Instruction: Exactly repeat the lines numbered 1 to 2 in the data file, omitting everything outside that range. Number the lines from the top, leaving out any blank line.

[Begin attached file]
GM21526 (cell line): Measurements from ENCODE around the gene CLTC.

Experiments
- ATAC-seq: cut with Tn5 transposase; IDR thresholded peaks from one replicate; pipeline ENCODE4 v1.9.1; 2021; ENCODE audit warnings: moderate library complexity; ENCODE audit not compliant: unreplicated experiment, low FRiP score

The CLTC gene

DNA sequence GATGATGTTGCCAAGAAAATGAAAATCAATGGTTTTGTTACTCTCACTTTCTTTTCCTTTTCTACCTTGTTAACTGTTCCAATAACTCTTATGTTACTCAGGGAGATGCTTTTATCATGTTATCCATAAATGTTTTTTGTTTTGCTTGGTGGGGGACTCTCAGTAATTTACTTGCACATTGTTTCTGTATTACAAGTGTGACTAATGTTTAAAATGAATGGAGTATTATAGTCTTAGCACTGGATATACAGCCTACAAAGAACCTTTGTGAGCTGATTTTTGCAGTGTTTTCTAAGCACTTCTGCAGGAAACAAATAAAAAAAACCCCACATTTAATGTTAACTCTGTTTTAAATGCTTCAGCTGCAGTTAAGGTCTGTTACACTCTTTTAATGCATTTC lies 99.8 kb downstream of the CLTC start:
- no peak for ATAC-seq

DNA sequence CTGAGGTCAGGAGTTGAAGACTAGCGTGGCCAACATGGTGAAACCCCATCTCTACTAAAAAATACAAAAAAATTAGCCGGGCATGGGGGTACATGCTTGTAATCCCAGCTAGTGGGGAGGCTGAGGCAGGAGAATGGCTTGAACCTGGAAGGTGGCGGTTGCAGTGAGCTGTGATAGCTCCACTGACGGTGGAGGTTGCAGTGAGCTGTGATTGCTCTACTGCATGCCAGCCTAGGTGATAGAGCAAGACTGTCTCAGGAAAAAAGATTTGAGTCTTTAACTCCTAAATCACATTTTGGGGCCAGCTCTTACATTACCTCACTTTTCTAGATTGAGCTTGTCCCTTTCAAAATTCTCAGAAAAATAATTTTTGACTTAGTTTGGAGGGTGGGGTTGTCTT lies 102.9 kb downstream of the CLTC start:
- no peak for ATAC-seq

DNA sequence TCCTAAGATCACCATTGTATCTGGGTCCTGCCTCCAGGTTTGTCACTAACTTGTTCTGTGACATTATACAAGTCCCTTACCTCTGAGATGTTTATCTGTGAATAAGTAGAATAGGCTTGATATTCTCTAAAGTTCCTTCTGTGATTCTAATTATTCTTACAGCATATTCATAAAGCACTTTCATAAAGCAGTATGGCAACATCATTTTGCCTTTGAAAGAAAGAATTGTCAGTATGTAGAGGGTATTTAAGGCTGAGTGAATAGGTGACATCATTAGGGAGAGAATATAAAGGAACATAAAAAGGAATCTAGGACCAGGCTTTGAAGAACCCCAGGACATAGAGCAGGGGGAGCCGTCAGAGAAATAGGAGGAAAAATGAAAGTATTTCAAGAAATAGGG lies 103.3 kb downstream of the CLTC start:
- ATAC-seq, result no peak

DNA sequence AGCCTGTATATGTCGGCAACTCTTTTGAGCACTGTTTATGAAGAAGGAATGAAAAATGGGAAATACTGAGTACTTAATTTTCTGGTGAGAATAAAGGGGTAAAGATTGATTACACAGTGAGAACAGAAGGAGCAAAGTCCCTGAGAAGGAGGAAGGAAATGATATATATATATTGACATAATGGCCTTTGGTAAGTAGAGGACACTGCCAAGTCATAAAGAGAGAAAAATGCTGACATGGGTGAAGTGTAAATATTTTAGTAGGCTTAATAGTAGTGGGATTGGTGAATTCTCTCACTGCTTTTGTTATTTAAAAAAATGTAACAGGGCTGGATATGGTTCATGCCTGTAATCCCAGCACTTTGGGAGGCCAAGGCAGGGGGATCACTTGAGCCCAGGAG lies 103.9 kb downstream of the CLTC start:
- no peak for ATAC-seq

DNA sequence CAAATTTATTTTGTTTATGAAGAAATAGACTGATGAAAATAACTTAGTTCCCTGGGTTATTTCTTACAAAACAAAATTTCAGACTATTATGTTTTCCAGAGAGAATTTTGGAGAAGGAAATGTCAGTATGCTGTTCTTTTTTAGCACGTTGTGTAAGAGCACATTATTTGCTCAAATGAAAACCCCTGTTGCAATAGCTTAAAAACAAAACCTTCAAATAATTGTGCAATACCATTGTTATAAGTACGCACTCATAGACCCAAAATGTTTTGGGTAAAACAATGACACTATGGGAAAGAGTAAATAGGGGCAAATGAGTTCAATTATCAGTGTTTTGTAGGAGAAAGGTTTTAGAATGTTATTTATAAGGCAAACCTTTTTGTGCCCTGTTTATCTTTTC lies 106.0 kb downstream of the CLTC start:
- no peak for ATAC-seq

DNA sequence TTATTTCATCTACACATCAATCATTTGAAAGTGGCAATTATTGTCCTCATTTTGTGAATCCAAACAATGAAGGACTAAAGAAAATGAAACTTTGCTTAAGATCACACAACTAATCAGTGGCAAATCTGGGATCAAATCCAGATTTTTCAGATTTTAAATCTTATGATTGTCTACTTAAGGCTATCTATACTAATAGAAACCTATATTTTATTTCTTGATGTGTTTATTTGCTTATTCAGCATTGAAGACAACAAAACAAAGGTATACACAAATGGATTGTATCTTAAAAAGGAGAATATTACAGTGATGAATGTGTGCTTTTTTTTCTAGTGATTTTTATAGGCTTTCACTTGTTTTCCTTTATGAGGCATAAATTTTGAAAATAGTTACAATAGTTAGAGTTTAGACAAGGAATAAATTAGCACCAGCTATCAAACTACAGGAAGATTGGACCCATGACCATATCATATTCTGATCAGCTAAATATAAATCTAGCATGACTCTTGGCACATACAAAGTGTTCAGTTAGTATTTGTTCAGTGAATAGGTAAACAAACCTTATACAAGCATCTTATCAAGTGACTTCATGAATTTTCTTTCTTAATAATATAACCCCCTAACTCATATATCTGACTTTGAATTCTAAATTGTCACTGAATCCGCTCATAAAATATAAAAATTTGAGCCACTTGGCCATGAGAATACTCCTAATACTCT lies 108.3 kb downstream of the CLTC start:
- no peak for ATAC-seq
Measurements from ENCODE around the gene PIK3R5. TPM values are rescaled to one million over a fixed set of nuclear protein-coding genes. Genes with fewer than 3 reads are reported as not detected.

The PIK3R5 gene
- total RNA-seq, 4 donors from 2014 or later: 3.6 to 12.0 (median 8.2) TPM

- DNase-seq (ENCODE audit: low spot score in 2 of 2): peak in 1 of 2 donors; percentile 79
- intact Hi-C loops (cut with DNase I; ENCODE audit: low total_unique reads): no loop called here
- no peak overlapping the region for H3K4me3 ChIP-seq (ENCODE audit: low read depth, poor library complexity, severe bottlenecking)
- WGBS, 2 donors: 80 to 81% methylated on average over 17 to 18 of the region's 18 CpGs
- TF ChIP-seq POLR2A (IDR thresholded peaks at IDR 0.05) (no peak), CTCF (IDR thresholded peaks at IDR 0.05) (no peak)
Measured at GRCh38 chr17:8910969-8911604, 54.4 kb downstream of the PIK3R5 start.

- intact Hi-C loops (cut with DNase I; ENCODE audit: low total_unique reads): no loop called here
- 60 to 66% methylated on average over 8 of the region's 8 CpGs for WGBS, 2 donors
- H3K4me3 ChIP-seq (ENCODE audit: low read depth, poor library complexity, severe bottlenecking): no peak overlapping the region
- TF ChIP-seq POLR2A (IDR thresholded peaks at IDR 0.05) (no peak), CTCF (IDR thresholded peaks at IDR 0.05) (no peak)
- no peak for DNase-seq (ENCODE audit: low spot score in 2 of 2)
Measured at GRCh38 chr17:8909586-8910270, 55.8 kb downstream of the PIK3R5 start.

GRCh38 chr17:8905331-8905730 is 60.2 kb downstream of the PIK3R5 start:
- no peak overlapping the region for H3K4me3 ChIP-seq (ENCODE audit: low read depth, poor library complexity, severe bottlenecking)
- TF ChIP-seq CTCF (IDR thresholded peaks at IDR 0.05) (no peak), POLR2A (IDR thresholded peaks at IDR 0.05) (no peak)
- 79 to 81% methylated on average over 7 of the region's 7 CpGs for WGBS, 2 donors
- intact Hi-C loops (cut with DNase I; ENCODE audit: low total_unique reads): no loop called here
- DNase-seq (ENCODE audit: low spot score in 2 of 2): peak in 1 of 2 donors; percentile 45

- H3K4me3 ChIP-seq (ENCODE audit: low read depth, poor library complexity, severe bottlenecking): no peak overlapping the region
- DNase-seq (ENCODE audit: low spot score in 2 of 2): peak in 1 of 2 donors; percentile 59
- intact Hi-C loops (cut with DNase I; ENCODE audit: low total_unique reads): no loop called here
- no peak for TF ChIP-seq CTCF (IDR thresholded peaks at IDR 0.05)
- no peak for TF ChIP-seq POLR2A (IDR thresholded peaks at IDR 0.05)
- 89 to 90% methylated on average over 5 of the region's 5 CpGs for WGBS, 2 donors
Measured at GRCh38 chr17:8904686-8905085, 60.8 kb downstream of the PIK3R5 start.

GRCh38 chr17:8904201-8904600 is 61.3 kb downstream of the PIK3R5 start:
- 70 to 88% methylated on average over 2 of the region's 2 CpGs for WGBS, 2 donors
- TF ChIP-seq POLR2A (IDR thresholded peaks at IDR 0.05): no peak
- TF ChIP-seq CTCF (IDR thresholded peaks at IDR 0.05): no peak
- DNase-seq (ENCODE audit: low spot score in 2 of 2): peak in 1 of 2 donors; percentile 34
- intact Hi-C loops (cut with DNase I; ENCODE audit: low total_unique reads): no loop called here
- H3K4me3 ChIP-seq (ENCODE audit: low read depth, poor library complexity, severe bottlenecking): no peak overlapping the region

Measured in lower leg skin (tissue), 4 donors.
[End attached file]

GM21526 (cell line): Measurements from ENCODE around the gene CLTC.

Experiments